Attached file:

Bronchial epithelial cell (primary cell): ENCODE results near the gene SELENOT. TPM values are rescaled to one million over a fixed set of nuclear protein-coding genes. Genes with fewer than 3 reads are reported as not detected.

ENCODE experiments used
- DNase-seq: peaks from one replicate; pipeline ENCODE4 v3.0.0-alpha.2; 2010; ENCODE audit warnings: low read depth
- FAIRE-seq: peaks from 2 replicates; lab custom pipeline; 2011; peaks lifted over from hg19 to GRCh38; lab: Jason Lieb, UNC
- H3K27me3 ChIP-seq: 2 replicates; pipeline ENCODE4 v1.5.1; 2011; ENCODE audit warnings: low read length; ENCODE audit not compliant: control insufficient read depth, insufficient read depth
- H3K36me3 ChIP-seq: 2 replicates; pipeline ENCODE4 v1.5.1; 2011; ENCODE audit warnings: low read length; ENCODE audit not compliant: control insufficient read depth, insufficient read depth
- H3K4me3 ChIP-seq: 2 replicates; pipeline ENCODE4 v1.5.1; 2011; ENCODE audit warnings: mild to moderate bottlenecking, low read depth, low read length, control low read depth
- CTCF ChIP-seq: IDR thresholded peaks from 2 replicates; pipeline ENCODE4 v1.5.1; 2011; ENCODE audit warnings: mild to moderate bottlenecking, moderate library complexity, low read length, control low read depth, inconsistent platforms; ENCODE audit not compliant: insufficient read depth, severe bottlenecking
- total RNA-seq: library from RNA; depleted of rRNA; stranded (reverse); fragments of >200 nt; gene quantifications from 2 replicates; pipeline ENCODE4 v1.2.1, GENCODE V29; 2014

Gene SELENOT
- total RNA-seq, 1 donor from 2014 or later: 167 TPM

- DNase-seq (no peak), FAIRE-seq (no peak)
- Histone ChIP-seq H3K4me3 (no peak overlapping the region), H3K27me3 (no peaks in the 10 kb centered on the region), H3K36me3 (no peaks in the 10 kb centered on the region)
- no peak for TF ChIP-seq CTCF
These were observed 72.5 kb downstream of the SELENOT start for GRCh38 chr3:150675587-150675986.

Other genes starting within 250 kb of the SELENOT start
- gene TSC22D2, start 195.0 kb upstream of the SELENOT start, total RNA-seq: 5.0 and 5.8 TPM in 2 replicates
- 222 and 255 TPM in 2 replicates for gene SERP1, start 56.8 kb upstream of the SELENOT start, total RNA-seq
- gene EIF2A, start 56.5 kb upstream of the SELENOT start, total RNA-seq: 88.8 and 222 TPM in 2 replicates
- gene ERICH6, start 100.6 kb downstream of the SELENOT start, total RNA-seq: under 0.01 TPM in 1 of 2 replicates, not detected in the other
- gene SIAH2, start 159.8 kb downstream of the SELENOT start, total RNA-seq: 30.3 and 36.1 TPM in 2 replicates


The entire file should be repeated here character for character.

Bronchial epithelial cell (primary cell): ENCODE results near the gene SELENOT. TPM values are rescaled to one million over a fixed set of nuclear protein-coding genes. Genes with fewer than 3 reads are reported as not detected.

ENCODE experiments used
- DNase-seq: peaks from one replicate; pipeline ENCODE4 v3.0.0-alpha.2; 2010; ENCODE audit warnings: low read depth
- FAIRE-seq: peaks from 2 replicates; lab custom pipeline; 2011; peaks lifted over from hg19 to GRCh38; lab: Jason Lieb, UNC
- H3K27me3 ChIP-seq: 2 replicates; pipeline ENCODE4 v1.5.1; 2011; ENCODE audit warnings: low read length; ENCODE audit not compliant: control insufficient read depth, insufficient read depth
- H3K36me3 ChIP-seq: 2 replicates; pipeline ENCODE4 v1.5.1; 2011; ENCODE audit warnings: low read length; ENCODE audit not compliant: control insufficient read depth, insufficient read depth
- H3K4me3 ChIP-seq: 2 replicates; pipeline ENCODE4 v1.5.1; 2011; ENCODE audit warnings: mild to moderate bottlenecking, low read depth, low read length, control low read depth
- CTCF ChIP-seq: IDR thresholded peaks from 2 replicates; pipeline ENCODE4 v1.5.1; 2011; ENCODE audit warnings: mild to moderate bottlenecking, moderate library complexity, low read length, control low read depth, inconsistent platforms; ENCODE audit not compliant: insufficient read depth, severe bottlenecking
- total RNA-seq: library from RNA; depleted of rRNA; stranded (reverse); fragments of >200 nt; gene quantifications from 2 replicates; pipeline ENCODE4 v1.2.1, GENCODE V29; 2014

Gene SELENOT
- total RNA-seq, 1 donor from 2014 or later: 167 TPM

- DNase-seq (no peak), FAIRE-seq (no peak)
- Histone ChIP-seq H3K4me3 (no peak overlapping the region), H3K27me3 (no peaks in the 10 kb centered on the region), H3K36me3 (no peaks in the 10 kb centered on the region)
- no peak for TF ChIP-seq CTCF
These were observed 72.5 kb downstream of the SELENOT start for GRCh38 chr3:150675587-150675986.

Other genes starting within 250 kb of the SELENOT start
- gene TSC22D2, start 195.0 kb upstream of the SELENOT start, total RNA-seq: 5.0 and 5.8 TPM in 2 replicates
- 222 and 255 TPM in 2 replicates for gene SERP1, start 56.8 kb upstream of the SELENOT start, total RNA-seq
- gene EIF2A, start 56.5 kb upstream of the SELENOT start, total RNA-seq: 88.8 and 222 TPM in 2 replicates
- gene ERICH6, start 100.6 kb downstream of the SELENOT start, total RNA-seq: under 0.01 TPM in 1 of 2 replicates, not detected in the other
- gene SIAH2, start 159.8 kb downstream of the SELENOT start, total RNA-seq: 30.3 and 36.1 TPM in 2 replicates